[Ironpython-users] Modifying ASTs when embedding IronPython

Dino Viehland dinov at microsoft.com
Fri Mar 2 01:57:56 CET 2012

Yep, but all of the main IronPython nodes will show up as an extension node so you'll want to override VisitExtension instead of VisitBinary.  VisitBinary is for simple binary operations such as adding two primitive values and doesn't include dynamic binary operations.

From: ironpython-users-bounces+dinov=microsoft.com at python.org [mailto:ironpython-users-bounces+dinov=microsoft.com at python.org] On Behalf Of Tuomas Utrecht
Sent: Thursday, March 01, 2012 4:01 PM
To: ironpython-users at python.org
Subject: Re: [Ironpython-users] Modifying ASTs when embedding IronPython

Ok, I'm going to read up on this, but to confirm, I'd need something like the following (from reading http://stackoverflow.com/questions/7944521/interrupt-interpreted-user-code-in-silverlight)?

public class ExpressionRewriter : ExpressionVisitor
    protected override Expression VisitBinary(BinaryExpression node)

ExpressionVisitor comes from System.Linq.Expressions? I see BinaryExpression in both System.Linq.Expressions and IronPython.Compiler.Ast. I don't see that I can override the above unless I use the Linq one. I will look into Ipy's code further, but I thought I'd pose these questions.

Thank you for your guidance.
Le 1 mars 2012 16:58, Dino Viehland <dinov at microsoft.com<mailto:dinov at microsoft.com>> a écrit :
The ASTs are generally immutable so to re-write you'll create a copy of the AST and any parent nodes.  The ExpressionVisitor class makes this easy in that you can override VisitExtension method and re-write any Python nodes you care about there.  You return a modified node somewhere within the tree and then the rest of the tree will be re-written for you and you get it back out after the visitor completes.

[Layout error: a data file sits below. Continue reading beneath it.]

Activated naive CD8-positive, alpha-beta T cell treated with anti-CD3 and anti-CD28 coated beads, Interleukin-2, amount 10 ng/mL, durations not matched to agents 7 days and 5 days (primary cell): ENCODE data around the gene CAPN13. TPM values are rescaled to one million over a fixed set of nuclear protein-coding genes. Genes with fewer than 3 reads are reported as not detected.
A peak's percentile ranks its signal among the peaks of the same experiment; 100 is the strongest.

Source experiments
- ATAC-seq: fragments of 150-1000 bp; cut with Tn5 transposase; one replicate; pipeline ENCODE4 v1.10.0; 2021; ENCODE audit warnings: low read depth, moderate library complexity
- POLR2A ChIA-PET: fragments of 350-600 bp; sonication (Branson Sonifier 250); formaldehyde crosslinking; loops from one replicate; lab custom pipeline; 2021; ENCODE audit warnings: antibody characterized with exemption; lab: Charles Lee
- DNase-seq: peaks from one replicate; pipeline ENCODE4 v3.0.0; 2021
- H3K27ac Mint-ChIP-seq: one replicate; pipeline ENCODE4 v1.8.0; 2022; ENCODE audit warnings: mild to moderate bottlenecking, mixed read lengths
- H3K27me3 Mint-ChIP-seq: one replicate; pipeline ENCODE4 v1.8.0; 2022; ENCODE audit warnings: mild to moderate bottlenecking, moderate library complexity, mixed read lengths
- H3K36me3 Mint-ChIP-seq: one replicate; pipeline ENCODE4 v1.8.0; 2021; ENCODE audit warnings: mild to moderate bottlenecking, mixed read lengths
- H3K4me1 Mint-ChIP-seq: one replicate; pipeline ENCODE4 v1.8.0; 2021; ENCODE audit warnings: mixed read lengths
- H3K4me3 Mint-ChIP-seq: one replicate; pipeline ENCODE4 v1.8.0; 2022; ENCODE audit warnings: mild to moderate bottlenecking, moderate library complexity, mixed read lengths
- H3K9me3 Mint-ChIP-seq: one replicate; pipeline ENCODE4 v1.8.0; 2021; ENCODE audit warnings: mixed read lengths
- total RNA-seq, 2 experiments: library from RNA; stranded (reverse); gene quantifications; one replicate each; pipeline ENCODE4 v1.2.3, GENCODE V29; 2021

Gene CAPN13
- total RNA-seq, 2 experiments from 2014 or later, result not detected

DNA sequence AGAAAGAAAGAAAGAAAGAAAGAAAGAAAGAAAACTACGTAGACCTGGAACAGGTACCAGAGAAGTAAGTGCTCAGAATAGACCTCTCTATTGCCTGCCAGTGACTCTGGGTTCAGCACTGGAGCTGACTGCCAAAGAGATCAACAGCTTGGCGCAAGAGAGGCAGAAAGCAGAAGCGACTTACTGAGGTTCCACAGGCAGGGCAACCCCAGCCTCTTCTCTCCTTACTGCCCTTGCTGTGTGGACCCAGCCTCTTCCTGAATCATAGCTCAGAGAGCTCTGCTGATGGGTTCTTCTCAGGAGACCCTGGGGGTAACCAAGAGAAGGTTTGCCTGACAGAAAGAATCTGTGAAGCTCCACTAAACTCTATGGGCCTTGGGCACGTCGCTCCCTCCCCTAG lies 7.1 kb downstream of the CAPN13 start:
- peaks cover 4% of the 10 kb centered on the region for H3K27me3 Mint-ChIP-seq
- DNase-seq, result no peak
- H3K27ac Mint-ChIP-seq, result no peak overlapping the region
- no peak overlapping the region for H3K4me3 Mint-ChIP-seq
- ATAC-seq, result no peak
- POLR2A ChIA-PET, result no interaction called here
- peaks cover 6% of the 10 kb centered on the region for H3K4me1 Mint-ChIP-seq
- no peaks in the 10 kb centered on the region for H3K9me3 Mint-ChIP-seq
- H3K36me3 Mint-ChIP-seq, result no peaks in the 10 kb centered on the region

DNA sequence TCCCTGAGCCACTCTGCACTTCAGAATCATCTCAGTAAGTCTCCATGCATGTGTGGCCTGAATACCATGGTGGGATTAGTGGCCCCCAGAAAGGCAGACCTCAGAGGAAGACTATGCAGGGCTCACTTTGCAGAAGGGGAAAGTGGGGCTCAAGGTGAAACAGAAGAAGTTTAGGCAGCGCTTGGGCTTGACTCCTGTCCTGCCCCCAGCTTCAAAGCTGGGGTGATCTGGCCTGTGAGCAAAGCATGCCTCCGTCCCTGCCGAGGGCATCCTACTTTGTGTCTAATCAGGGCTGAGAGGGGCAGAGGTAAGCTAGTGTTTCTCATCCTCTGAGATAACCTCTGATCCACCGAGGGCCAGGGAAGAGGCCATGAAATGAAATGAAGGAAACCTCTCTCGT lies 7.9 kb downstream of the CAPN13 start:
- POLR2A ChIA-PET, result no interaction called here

Overall I'd say you might be able to make this work, but you might also hit a wall and need to tweak Ipy a little bit so you can actually compile the re-written code in a useful way.  I'm thinking you might start running into internal APIs when you start trying to create a ScriptCode or compile it, but I'm not 100% certain.

From: ironpython-users-bounces+dinov=exchange.microsoft.com at python.org<mailto:exchange.microsoft.com at python.org> [mailto:ironpython-users-bounces+dinov<mailto:ironpython-users-bounces%2Bdinov>=exchange.microsoft.com at python.org<mailto:exchange.microsoft.com at python.org>] On Behalf Of Tuomas Utrecht
Sent: Thursday, March 01, 2012 12:32 PM
To: ironpython-users at python.org<mailto:ironpython-users at python.org>
Subject: [Ironpython-users] Modifying ASTs when embedding IronPython


I apologize if this has been answered elsewhere, but I am unable to find anything up to date, or that covers my question in particular.

The short version is: Can I modify the AST of a parsed file before compiling/executing in an embedded context? I want to allow simple, Excel-like statements to be executed from a .NET application. One major hitch is that Excel uses ^ for power whereas Python uses **. Ideally, I would be able to catch calls to ^ and replace with ** at compile time.

If this is just not possible without rebuilding IronPython, do let me know.

I have gotten as far as the below, although the BinaryExpression node's Operator is only gettable. I also am unsure how to take an AST and compile it, or if that is even public/allowed.

    var engine = Python.CreateEngine();
    var s = HostingHelpers.GetSourceUnit(engine.CreateScriptSourceFromString("3^4"));
    var cc = new CompilerContext(s, new PythonCompilerOptions(), ErrorSink.Default);
    var p = Parser.CreateParser(cc, new PythonOptions());
    PythonAst ast = p.ParseFile(false);

    // I originally tried this with a PythonWalker, but this is more succinct for the purpose of this example
    SuiteStatement body = (SuiteStatement)ast.Body;
    ExpressionStatement st = (ExpressionStatement)body.Statements[0];
    BinaryExpression exp = (BinaryExpression) st.Expression;
    //exp.Operator = PythonOperator.Power; // Were it only so easy...

Thanks for reading!

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